The massacre of striking mineworkers in Marikana, South Africa in 2012 by state security forces was the result of the actions of mine unions, the mining corporations and individual police officers, an inquiry has found. The report from the judicial inquiry will do little dampen down anger from the strikers’ families, however, who have waited years for its conclusions. Rather than holding to account the powerful figures ( those leading the opposition unions, the mine, the police and the ANC) the report instead, according to Guardian journalist Jack Shenker, “exonerates almost everybody”.
“A complex web of political power and economic interests binds these interests together and the massacre wrenched many issues to the surface. To explain how so many unarmed people could be gunned down in broad daylight under South Africa’s post-apartheid democracy, the inquiry needed to probe the privilege and marginalisation of the country’s platinum belt – where grinding poverty and fabulous riches exist in symbiosis.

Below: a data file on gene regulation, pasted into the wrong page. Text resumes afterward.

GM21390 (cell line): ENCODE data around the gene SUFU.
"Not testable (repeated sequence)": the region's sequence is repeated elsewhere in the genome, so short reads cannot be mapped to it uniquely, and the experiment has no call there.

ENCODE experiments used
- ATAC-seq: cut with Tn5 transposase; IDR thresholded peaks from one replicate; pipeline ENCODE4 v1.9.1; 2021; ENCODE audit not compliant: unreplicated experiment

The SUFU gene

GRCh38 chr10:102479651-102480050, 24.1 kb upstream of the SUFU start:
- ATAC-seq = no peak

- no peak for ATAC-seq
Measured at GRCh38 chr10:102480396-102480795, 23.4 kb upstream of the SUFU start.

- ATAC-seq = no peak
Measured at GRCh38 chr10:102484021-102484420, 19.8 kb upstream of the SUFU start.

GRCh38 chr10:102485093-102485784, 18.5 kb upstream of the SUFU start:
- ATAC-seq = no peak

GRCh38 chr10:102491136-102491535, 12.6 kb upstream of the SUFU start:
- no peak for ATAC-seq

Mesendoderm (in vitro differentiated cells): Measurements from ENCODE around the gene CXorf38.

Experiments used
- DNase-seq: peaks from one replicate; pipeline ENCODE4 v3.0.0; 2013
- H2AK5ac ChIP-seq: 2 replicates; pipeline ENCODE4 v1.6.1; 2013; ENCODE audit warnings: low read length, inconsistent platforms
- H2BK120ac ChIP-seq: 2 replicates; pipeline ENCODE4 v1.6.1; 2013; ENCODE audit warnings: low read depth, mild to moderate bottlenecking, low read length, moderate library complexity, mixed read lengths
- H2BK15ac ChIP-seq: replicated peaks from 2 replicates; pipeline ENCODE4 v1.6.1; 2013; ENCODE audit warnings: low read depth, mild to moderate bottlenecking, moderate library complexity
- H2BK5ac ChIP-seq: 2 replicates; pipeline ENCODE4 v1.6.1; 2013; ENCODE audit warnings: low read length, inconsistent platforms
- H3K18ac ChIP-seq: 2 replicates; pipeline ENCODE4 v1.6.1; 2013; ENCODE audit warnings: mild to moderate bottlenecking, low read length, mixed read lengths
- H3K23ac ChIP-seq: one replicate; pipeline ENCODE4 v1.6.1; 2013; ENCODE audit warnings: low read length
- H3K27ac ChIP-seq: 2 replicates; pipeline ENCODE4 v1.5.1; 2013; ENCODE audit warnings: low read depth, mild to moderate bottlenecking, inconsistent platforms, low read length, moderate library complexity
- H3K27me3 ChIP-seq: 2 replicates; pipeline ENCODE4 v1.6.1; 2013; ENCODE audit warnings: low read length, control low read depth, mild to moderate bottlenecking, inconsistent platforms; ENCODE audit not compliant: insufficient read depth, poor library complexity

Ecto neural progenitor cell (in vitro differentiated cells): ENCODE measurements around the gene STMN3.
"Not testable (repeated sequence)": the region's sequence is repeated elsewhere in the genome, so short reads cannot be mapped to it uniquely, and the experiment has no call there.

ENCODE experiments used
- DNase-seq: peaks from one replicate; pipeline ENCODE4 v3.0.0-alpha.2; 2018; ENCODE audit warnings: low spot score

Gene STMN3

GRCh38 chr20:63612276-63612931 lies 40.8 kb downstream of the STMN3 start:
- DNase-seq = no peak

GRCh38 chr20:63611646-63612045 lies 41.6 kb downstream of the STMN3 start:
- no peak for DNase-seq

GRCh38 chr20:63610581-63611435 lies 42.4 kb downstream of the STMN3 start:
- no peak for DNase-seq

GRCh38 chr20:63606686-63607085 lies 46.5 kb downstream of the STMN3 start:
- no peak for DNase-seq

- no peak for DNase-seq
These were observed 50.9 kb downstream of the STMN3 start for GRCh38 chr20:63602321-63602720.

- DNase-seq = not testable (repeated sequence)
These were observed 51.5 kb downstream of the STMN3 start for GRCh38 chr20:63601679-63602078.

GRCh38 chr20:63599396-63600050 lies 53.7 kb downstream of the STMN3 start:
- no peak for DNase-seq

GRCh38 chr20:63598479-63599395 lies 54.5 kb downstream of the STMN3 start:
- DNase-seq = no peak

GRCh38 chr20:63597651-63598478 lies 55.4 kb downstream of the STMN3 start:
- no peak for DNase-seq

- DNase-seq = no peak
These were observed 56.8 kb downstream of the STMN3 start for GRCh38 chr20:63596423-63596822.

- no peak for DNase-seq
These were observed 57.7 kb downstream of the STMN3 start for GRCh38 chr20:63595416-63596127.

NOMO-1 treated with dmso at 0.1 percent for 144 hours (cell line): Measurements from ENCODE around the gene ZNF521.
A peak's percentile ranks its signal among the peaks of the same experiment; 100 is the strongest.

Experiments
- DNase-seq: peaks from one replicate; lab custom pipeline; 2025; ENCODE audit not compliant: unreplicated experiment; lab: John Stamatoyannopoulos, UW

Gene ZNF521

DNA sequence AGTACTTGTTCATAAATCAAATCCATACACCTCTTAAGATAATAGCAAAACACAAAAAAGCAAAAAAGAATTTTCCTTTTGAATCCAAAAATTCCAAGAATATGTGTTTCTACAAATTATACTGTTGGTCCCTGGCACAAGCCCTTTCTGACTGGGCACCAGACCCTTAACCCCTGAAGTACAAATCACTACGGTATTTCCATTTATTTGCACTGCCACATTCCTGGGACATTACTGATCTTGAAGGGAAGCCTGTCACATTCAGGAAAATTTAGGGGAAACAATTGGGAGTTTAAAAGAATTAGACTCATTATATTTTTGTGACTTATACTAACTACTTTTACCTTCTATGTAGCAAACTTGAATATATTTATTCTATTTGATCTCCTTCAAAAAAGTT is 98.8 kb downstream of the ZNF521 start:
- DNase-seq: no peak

Instead, the Marikana report, while confirming some of the worst excesses and deceptions practised by the police and Lonmin, exonerates almost everybody. Its most strident conclusion is that there is a need for further inquiries, inquiries that – on the evidence of this one – will presumably end up calling for yet more inquiries, a process that will be repeated until everybody has forgotten that a massacre took place at all. Everyone, that is, except the relatives of the slain and those who continue to exist on the edge of survival in order to remove platinum from the ground.”
In the video below Shenker explains the terrible circumstances of the massacre. Jack Shenker is the author of the e-book Marikana: A Report from South Africa, out now.